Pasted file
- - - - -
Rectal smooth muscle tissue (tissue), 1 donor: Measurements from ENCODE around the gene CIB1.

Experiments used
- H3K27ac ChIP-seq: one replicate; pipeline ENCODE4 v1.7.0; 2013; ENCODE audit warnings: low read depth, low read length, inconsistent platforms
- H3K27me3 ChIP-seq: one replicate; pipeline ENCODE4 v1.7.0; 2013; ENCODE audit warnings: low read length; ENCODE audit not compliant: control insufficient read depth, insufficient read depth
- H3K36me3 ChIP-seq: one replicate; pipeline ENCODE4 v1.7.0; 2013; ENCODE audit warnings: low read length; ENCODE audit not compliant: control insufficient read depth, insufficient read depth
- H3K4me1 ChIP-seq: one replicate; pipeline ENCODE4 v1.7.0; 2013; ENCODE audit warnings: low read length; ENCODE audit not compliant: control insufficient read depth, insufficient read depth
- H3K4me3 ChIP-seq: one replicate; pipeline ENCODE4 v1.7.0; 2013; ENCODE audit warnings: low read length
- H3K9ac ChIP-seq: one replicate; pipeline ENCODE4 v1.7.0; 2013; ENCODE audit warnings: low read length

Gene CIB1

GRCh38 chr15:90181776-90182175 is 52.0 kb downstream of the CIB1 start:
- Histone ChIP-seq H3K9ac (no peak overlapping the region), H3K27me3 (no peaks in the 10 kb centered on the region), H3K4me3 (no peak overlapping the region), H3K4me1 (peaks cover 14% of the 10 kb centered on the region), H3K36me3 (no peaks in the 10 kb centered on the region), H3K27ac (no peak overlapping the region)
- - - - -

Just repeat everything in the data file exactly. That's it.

Rectal smooth muscle tissue (tissue), 1 donor: Measurements from ENCODE around the gene CIB1.

Experiments used
- H3K27ac ChIP-seq: one replicate; pipeline ENCODE4 v1.7.0; 2013; ENCODE audit warnings: low read depth, low read length, inconsistent platforms
- H3K27me3 ChIP-seq: one replicate; pipeline ENCODE4 v1.7.0; 2013; ENCODE audit warnings: low read length; ENCODE audit not compliant: control insufficient read depth, insufficient read depth
- H3K36me3 ChIP-seq: one replicate; pipeline ENCODE4 v1.7.0; 2013; ENCODE audit warnings: low read length; ENCODE audit not compliant: control insufficient read depth, insufficient read depth
- H3K4me1 ChIP-seq: one replicate; pipeline ENCODE4 v1.7.0; 2013; ENCODE audit warnings: low read length; ENCODE audit not compliant: control insufficient read depth, insufficient read depth
- H3K4me3 ChIP-seq: one replicate; pipeline ENCODE4 v1.7.0; 2013; ENCODE audit warnings: low read length
- H3K9ac ChIP-seq: one replicate; pipeline ENCODE4 v1.7.0; 2013; ENCODE audit warnings: low read length

Gene CIB1

GRCh38 chr15:90181776-90182175 is 52.0 kb downstream of the CIB1 start:
- Histone ChIP-seq H3K9ac (no peak overlapping the region), H3K27me3 (no peaks in the 10 kb centered on the region), H3K4me3 (no peak overlapping the region), H3K4me1 (peaks cover 14% of the 10 kb centered on the region), H3K36me3 (no peaks in the 10 kb centered on the region), H3K27ac (no peak overlapping the region)